Afghanistan did not only had threats from outside but also within itself as many people competed for power. The Pathans are divided into two primary alliances: the Abdalis/Durranis and Ghilzai association. In 1747, Ahmad Shah Durrani of The Abdali Pashtun confederacy announced the foundation of an independent Afghanistan with Kandahar as its capital. He is considered as one of the best leaders of Afghanistan. He is also recognized as the founder of Afghanistan's modern state. He created a united Afghan state following the invasion of nadir shah, which collapsed the Mughals. Muhammadzai Barakzais, however, supplanted the Saduzoi royal dynasty, in the early nineteenth century, a subset of the Abdalis. Under Ahmad Shah (r. 1747–72) and his successor Timur Shah (r. 1772–93), the Alikozai, Popalzai, and Barakzai subgroups of the Abdali clan dominated most of the authority and privileges. Following Timur Shah's reign, the Alikozais established an autonomous emirate in Herat.
The Qizilbash ruled Herat and Kandahar during the Safavid invasion of West and South Afghanistan. The Qizilbash tribes furnished the Safavids with cavalry contingents in exchange for tuyul grants. Nadir Shah and afterwards the Saduzoi monarchs favored the Qizilbash. As a result, some 12,000 Qizilbash households had relocated to Kabul. The strategy is identical to Hamid Karzai's, who relied on private western security companies to provide his bodyguards. Dost Mohammed curtailed the qazilbash's influence and abolished the elite royal bodyguard corps when he became emir. In the 1830s, only 1,000 qizilbash sowars remained. During the first Anglo-British war, the qizilbash backed Shah Shuja who was a british puppet. To this point, it is obvious that Afghanistan's nation was built on a shaky foundation comprised of a complicated web of groups, subtribes, and families whose positions and allegiance shifted through time and circumstance. As a result, it scarcely counts as a state.
Following the collapse of the Mughals, Britain intervened in Afghanistan as a colonial power in India. The First Anglo-Afghan War, which intended to reinstate the overthrown Saduzoi ruler Shah Shuja on the crown of Afghanistan, was the first British intervention in Afghanistan. Dost Mohammad Khan was born on June 9, 1793 in Afghanistan and died on June 9, 1863 in Herat. From 1826 until 1863, he was the monarch of Afghanistan and the creator of the Brakzay dynasty, which protected Afghan independence at a time when the nation was the center of political conflicts between the United Kingdom and Russia. In 1823, Dost Mohammad Khan seized power in Kabul and declared himself emir. In 1816, the clan rebelled against Afghan ruler Mahmud Shah, who had killed his prime minister, a tribe member. After eight years of civil struggle, the tribe declared victorious. Dost Mohammad proved to be the most prominent member of the clan, and he was crowned king in 1826. After dethroning his rival Mahmud Shah in 1823, The British made an attempt to form an alliance with Dost Mohammad but were unsuccessful. As a result, they launched an attack on Kabul. Amir and several members of his family were exiled to India when the Afghan-Anglo war broke out. After the First Anglo-Afghan war, Amir Dost Mohammad Khan was re-crowned king of Kabul.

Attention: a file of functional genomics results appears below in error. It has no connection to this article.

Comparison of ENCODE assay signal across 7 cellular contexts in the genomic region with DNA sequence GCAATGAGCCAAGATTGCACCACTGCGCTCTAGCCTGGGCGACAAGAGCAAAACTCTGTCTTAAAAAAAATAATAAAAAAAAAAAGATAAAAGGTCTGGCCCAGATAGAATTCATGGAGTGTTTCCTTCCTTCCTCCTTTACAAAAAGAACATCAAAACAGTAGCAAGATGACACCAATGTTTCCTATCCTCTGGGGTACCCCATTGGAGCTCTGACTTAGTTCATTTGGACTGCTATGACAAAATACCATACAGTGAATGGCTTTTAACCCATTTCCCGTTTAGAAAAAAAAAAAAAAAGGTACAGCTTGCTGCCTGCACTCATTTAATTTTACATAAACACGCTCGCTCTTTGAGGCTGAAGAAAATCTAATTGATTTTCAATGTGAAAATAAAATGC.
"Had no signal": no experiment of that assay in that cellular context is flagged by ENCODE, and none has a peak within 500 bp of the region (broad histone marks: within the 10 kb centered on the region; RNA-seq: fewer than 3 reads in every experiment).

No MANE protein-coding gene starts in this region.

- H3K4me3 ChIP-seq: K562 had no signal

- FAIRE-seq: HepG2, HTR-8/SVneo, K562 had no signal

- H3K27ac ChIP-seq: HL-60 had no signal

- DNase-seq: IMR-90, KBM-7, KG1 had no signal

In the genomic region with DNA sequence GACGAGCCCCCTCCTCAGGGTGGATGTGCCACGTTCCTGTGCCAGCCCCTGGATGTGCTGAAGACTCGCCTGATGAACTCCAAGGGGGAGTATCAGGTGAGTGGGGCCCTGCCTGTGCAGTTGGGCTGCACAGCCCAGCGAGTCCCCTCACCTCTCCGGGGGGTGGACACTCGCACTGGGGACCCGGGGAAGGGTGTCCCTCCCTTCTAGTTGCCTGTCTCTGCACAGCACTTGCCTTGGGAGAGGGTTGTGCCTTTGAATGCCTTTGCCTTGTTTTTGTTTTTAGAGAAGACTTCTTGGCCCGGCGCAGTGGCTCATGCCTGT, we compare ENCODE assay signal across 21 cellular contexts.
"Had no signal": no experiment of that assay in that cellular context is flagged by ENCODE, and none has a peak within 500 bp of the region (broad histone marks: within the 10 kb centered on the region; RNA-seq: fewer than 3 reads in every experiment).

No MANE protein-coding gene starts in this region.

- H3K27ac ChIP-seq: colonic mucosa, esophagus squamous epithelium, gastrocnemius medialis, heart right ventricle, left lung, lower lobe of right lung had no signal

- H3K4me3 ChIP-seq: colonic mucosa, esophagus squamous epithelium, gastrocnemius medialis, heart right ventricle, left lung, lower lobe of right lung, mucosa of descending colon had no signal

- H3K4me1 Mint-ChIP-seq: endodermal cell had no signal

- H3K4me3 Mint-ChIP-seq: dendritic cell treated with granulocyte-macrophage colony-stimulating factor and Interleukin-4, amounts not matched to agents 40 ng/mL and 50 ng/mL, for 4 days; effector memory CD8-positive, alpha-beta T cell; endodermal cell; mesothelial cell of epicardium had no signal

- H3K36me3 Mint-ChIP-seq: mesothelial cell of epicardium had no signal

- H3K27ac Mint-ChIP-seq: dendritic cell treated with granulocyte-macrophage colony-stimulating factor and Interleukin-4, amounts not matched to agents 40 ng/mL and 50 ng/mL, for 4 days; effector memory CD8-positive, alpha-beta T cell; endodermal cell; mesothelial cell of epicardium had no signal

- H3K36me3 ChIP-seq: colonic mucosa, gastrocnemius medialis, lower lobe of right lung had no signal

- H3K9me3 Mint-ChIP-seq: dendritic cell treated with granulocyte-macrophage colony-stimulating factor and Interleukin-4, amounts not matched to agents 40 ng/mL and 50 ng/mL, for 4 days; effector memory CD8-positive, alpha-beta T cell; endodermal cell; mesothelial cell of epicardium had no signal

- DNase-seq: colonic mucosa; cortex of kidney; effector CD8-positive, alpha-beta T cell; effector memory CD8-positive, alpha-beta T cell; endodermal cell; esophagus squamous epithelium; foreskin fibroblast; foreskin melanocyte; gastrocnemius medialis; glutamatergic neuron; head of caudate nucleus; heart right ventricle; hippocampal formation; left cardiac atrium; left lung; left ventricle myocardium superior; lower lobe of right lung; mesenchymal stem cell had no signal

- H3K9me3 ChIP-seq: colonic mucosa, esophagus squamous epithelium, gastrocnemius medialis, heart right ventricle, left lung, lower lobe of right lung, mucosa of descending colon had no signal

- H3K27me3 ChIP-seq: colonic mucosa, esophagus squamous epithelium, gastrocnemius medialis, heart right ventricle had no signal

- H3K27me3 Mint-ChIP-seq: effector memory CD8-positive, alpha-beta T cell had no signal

To summarize, Afghanistan has always had a weak state system and a large amount of foreign intervention. Playing with Afghanistan would be chaotic, if not disastrous. As we look back on Afghanistan's pre-modern history, we can see that the country has always been split between three major powers: the Mughals, the Uzbeks, and the Safavids. A single paper cannot encapsulate even the tiniest fraction of Afghanistan's history, we do have a sense of the country's pre-modern status. In Asia, imperial powers such as the United Kingdom, Russia, and France used a divide and conquer strategy, but the tough topography and lack of economic growth made it impossible for these nations to overcome Afghanistan.
Anglo-Afghan Wars | History, Significance, & Facts. (n.d.). Encyclopedia Britannica. Retrieved March 20, 2022, from https://www.britannica.com/event/Anglo-Afghan-Wars
Ataullahjan, S., & Author, V. A. B. T. (2021, September 2). Afghanistan, “graveyard of empires,” was once beautiful, vibrant and safe. Policy Options. https://policyoptions.irpp.org/magazines/august-2021/afghanistan-graveyard-of-empireswas-once-beautiful-vibrant-and-safe
Roy, K., & Gates, S. (2016). War and state-building in Afghanistan historical and modern perspectives. Bloomsbury. Retrieved March 20, 2022, from http://dx.doi.org/10.5040/9781350012561.0008
CrAsHiNgBlOw (Hungry Soldier)